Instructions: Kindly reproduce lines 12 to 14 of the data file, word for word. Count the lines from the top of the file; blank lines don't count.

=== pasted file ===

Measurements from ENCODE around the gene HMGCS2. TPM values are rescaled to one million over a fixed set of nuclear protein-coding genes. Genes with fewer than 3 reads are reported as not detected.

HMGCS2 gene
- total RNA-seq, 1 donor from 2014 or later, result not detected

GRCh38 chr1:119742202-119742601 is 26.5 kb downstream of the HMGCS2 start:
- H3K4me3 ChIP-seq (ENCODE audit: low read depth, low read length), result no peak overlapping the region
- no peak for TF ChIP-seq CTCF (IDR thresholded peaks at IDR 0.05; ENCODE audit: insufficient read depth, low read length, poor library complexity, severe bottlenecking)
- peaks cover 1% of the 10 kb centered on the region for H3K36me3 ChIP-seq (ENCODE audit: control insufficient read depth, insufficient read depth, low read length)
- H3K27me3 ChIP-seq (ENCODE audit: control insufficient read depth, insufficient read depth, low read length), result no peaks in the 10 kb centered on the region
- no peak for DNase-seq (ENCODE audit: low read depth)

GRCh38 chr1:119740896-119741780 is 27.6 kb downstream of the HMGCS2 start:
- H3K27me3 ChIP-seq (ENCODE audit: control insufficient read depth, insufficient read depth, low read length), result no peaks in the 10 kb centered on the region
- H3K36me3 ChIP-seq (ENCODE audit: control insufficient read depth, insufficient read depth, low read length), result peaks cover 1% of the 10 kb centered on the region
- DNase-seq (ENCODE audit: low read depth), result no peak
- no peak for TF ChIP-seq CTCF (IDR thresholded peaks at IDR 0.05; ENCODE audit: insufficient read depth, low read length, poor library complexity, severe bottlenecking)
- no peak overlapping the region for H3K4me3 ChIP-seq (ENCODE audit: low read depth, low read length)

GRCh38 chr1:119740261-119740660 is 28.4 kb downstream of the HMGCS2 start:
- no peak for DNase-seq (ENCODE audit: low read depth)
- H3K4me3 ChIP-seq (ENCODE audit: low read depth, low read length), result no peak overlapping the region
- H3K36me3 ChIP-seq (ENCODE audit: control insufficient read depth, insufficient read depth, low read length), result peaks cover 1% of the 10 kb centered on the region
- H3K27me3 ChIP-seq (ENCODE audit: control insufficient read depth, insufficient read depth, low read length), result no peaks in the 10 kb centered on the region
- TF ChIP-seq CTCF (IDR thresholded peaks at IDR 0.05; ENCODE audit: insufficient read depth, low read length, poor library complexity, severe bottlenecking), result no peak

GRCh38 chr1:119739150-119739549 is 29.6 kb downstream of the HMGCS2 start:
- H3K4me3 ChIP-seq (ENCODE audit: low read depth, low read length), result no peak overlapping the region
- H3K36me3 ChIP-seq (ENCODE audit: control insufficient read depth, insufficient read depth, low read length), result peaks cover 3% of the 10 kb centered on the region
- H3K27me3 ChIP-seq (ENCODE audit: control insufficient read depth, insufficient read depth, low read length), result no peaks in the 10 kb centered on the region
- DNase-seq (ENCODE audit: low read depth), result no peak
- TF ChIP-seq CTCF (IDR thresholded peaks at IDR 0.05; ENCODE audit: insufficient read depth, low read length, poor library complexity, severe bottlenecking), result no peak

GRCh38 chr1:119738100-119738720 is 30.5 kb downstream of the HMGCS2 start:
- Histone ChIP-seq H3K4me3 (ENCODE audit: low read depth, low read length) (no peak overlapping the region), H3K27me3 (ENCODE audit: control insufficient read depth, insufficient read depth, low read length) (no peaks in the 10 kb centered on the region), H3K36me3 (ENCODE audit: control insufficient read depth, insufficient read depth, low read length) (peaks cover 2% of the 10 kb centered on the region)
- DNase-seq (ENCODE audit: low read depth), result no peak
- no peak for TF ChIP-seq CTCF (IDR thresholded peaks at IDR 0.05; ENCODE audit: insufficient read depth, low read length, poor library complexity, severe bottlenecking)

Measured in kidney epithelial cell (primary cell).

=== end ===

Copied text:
- H3K36me3 ChIP-seq (ENCODE audit: control insufficient read depth, insufficient read depth, low read length), result peaks cover 1% of the 10 kb centered on the region
- DNase-seq (ENCODE audit: low read depth), result no peak
- no peak for TF ChIP-seq CTCF (IDR thresholded peaks at IDR 0.05; ENCODE audit: insufficient read depth, low read length, poor library complexity, severe bottlenecking)